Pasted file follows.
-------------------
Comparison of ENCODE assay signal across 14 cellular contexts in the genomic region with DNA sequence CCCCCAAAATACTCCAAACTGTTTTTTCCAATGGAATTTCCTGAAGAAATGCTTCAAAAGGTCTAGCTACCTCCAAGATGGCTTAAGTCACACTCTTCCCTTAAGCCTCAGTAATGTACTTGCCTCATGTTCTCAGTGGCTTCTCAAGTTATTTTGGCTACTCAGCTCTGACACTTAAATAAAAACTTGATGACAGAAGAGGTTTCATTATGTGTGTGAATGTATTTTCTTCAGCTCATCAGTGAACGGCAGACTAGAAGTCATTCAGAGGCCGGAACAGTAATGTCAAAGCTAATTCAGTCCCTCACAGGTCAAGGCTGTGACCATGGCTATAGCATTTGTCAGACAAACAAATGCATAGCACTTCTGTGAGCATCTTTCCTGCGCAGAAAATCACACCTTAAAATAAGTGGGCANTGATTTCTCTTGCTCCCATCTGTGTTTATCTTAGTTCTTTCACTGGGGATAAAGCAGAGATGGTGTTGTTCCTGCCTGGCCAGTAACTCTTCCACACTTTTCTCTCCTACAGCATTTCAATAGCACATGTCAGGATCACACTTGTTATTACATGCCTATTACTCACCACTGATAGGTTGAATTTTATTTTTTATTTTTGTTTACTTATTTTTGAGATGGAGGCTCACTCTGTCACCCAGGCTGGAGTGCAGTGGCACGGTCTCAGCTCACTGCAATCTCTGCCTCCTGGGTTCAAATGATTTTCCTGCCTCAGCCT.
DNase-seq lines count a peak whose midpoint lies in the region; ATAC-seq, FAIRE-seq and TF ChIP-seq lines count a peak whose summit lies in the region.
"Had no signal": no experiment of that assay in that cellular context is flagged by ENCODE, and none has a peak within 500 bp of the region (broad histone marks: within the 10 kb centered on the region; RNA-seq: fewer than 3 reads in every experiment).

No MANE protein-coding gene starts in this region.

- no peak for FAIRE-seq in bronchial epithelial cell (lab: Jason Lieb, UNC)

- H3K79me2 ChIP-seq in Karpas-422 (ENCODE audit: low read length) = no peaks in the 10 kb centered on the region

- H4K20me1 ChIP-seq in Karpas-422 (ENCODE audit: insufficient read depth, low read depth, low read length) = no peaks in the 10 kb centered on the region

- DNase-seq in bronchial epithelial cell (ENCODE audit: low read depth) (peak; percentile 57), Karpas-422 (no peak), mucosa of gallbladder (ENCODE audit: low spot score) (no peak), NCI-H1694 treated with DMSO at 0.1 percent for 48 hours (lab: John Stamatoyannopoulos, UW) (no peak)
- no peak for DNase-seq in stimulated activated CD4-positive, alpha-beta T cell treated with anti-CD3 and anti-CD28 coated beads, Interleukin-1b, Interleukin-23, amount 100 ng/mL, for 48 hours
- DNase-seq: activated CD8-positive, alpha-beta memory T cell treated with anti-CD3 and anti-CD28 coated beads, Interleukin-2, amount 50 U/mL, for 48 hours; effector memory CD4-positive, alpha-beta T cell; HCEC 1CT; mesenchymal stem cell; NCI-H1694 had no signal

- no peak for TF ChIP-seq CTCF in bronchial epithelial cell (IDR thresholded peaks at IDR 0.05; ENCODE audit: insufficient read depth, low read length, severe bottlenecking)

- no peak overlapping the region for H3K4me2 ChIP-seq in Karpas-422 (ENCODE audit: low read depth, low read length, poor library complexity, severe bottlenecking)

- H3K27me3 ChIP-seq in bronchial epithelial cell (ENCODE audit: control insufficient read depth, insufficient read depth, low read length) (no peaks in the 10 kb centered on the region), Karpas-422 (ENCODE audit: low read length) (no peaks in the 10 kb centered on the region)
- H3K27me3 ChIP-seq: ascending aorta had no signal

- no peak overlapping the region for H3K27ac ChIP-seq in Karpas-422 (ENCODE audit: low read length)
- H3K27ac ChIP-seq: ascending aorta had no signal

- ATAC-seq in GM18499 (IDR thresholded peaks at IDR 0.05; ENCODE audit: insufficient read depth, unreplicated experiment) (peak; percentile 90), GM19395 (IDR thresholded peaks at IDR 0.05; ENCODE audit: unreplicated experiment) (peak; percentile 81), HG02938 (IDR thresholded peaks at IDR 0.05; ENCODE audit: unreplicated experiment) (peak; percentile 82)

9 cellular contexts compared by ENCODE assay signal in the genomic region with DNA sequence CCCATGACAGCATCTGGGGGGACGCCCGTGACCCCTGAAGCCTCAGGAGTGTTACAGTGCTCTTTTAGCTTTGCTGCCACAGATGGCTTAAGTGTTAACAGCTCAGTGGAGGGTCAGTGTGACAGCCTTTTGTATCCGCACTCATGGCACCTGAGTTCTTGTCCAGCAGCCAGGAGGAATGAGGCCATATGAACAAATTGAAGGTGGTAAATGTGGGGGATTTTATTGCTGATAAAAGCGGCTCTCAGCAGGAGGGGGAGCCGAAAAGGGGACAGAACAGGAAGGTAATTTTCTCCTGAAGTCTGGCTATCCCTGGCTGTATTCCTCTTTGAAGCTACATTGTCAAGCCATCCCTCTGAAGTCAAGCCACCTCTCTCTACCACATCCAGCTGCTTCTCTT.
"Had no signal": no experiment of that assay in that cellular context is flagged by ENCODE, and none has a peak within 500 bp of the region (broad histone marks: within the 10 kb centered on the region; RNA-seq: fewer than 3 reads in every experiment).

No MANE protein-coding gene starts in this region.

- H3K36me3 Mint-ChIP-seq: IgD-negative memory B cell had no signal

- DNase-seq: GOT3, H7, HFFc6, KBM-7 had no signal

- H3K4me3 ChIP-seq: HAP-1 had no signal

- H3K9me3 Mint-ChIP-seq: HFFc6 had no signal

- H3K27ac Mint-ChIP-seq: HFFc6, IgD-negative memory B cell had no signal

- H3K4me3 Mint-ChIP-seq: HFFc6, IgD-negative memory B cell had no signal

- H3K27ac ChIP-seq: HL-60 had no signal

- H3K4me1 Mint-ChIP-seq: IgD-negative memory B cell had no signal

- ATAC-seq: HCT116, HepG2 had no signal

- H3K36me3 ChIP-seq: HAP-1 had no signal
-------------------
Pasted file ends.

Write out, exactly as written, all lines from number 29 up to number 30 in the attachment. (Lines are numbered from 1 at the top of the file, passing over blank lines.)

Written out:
- ATAC-seq: HCT116, HepG2 had no signal

- H3K36me3 ChIP-seq: HAP-1 had no signal